Depression Versus Sadness

By Michele C. Hollow  @YourCareE
October 31, 2023
Depression Versus Sadness

When you're depressed, you feel sad about everything, and one incident doesn’t have to be your trigger. Here are ten differences between depression and sadness. 

Depression consumes Lisa Hess, controlling her thoughts, emotions, and behaviors. “And I can’t just snap out of it,” she said. “I hate it when people tell me to do that.”

Sometimes Hess’ depression is so strong that all she wants to do is stay in bed. “It really takes hold of me at times,” she’s said. “I’ve had suicidal thoughts.”

Fortunately, Hess is working with a therapist and has an emotional support dog. “My dog, Shadow, wakes me up in the morning and makes me get out of bed,” she said. “She needs to go for a walk. If I don’t, she’ll look at me until I get up.”

Having someone to take care of has been a big help for Hess. In return, she gets a lot of love from Shadow. “Since Shadow’s been around, I get to work on time and am managing better,” she said. “Walking Shadow helps a lot. My therapist gave me an exercise plan, which helps. But, honestly, I wasn’t sticking to it. I have to walk Shadow. Getting outside and walking helps.”

She also takes fluoxetine (Prozac) for her depression. “The Prozac, seeing a psychologist once a week, and walking and caring for Shadow has helped me immensely,” she said. 


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Every has experienced sadness. It’s often triggered by a hurtful or disappointing experience. “In other words, we tend to feel sad about something,” said Guy Winch, a psychologist and author, in his TED Talk. “This also means that when we’ve adjusted or gotten over the loss or disappointment, our sadness remits.”



Winch describes depression as an abnormal emotional state. “When we’re depressed, we feel sad about everything,” he said. 

One incident doesn’t have to trigger depression. “People’s lives on paper might be totally fine,” he said. “They would even admit this is true and yet they feel horrible.”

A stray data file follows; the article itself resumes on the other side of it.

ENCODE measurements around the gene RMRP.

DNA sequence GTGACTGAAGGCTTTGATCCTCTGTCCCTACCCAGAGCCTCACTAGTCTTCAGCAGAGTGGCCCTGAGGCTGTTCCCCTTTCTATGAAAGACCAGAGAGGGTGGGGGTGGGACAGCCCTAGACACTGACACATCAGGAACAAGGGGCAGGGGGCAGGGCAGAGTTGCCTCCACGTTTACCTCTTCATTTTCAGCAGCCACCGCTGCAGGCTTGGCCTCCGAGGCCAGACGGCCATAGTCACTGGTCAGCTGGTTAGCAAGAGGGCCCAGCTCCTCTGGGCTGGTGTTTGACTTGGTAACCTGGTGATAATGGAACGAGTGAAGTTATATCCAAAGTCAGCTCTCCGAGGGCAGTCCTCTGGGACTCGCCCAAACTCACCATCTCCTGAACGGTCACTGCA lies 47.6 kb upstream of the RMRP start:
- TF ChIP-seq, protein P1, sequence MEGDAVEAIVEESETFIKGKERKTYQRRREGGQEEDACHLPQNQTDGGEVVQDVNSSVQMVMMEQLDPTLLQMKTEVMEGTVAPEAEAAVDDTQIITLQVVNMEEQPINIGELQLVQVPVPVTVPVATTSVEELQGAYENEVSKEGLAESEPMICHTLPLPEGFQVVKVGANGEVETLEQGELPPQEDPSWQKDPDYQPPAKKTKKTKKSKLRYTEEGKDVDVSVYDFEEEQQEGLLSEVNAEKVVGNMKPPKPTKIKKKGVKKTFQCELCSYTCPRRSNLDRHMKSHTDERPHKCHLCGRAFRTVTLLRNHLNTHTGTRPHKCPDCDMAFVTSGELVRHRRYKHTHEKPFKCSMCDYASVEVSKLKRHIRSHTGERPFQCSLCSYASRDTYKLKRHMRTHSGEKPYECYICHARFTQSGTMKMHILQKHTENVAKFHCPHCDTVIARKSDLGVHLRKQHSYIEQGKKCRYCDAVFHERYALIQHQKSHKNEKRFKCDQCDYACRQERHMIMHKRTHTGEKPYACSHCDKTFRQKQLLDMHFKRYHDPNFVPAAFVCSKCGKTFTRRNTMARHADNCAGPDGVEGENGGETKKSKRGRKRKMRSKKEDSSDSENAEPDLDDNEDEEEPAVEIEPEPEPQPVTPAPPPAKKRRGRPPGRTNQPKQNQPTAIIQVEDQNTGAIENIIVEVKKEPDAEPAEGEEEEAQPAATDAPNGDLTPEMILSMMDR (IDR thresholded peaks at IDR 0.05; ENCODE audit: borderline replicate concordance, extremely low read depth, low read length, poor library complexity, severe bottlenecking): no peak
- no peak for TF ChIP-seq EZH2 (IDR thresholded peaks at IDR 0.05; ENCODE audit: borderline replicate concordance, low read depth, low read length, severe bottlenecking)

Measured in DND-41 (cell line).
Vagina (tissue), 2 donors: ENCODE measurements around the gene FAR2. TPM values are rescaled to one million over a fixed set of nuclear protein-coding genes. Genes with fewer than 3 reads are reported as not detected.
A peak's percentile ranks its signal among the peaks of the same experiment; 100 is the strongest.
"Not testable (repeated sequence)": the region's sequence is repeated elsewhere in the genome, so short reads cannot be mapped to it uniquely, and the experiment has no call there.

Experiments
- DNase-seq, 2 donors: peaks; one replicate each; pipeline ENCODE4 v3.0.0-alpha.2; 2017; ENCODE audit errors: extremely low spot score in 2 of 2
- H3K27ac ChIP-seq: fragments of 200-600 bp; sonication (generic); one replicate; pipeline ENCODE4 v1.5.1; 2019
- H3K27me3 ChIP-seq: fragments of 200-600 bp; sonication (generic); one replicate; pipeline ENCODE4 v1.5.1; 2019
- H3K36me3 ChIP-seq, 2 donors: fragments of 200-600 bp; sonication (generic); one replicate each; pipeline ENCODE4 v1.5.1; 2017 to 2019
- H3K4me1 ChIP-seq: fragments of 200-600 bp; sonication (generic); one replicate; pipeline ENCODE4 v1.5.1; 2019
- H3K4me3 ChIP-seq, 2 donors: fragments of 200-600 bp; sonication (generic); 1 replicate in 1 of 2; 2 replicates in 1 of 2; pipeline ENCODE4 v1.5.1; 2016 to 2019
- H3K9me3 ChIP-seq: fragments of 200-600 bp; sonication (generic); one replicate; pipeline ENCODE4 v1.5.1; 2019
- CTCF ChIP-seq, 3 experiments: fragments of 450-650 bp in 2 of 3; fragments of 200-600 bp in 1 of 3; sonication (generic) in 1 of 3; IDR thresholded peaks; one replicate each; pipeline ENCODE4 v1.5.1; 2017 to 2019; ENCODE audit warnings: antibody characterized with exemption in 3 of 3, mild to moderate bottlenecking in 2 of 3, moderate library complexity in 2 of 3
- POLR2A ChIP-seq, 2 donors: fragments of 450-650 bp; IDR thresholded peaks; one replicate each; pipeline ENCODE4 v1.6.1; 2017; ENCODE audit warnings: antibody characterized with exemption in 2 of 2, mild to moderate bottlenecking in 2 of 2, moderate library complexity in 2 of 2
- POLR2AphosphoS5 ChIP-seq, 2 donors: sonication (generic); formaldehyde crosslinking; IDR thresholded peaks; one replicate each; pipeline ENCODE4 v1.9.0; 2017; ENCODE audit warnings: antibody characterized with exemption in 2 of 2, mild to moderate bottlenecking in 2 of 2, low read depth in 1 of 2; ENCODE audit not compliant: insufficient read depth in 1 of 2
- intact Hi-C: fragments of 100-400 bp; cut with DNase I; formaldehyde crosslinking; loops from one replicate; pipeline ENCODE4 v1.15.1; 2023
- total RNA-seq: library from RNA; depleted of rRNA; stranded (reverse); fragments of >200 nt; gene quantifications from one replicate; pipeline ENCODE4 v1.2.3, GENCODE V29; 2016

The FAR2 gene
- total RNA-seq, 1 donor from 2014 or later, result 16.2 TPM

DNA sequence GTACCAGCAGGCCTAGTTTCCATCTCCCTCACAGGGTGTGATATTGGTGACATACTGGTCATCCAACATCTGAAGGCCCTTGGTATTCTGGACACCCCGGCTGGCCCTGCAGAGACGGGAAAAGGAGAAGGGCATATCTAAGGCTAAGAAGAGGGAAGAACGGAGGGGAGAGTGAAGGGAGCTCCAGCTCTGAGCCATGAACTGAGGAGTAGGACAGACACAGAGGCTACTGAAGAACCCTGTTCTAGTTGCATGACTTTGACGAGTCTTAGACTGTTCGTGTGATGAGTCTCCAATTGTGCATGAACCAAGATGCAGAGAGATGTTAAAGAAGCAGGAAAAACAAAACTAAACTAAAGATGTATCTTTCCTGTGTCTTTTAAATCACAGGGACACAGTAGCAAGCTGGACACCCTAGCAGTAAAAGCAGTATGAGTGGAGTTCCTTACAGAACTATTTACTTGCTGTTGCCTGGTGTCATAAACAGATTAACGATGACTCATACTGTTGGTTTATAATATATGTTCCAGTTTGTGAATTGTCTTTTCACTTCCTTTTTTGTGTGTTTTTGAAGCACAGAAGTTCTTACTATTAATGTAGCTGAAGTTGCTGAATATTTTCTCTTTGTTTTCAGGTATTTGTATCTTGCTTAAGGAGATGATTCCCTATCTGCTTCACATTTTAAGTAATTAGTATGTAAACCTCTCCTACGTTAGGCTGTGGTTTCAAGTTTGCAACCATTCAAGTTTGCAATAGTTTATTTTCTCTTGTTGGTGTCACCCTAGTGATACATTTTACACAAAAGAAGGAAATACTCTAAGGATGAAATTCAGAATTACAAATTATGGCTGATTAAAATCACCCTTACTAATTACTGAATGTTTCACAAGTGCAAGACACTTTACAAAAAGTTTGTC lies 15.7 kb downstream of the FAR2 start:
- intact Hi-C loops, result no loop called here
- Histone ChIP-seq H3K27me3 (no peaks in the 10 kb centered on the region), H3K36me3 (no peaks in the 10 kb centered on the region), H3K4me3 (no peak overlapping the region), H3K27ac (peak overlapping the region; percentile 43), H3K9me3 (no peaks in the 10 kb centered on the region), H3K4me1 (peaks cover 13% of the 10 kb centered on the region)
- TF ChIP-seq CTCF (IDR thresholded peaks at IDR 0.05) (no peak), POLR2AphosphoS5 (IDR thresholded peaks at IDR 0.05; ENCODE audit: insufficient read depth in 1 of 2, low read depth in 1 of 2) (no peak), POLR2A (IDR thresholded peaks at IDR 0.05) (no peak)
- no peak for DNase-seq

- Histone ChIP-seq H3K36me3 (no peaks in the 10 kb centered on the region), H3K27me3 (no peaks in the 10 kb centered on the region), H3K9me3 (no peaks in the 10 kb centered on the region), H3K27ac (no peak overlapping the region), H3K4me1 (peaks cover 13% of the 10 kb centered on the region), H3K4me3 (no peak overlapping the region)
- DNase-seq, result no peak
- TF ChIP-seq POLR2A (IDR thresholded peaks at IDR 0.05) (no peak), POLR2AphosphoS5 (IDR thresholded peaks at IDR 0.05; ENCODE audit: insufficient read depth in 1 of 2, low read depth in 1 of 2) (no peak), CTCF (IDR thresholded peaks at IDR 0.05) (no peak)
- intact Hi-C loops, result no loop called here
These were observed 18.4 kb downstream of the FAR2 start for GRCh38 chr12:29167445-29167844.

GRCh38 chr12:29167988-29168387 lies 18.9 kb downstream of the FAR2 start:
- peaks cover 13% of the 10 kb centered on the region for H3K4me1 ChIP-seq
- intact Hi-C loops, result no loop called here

Here are 10 differences between sadness and depression:

  1. Sadness is fleeting. Depression is constant. 
  2. Unlike depression, periods of laughter can interrupt sadness.
  3. When you’re sad, you have negative thoughts. It doesn’t, however, make you feel suicidal, like depression can.
  4. When you’re sad, you can still find and enjoy life’s little pleasures. It’s hard experiencing any joy when you’re depressed.
  5. Sadness doesn’t last for weeks or months. Depression can be life-long. The good news is you can manage it. 
  6. Sadness may make you want to eat a pint of your favorite ice cream. Depression can affect your weight significantly. You can be so depressed that you overeat or lose your appetite.
  7. Depression affects your sleep cycle. When you’re sad, you may miss a night’s sleep. Depression can cause prolonged periods of sleeplessness or have the opposite affect and make you want to spend your days in bed.
  8. Depression can cause psychotic episodes, sadness does not.
  9. When you’re depressed, you feel tired most of the time. Sadness may cause low energy, but that doesn’t last long.
  10. Even when you’re sad, you can focus if you need to. When you’re depressed, you have a trouble making decisions.

According to the World Health Organization, 280 million people in the world suffer from depression. It’s a leading cause of disability. If you think you’re depressed, talk to your doctor about seeing a therapist who can help you manage your depression. 

“It’s important to talk to a professional therapist,” Hess said. “I have friends I can talk to, but they don’t fully understand my depression the way a professional does. Also, a friend may want to help without knowing how. I rely on my therapist to help me.”


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October 31, 2023

Reviewed By:  

Christopher Nystuen, MD, MBA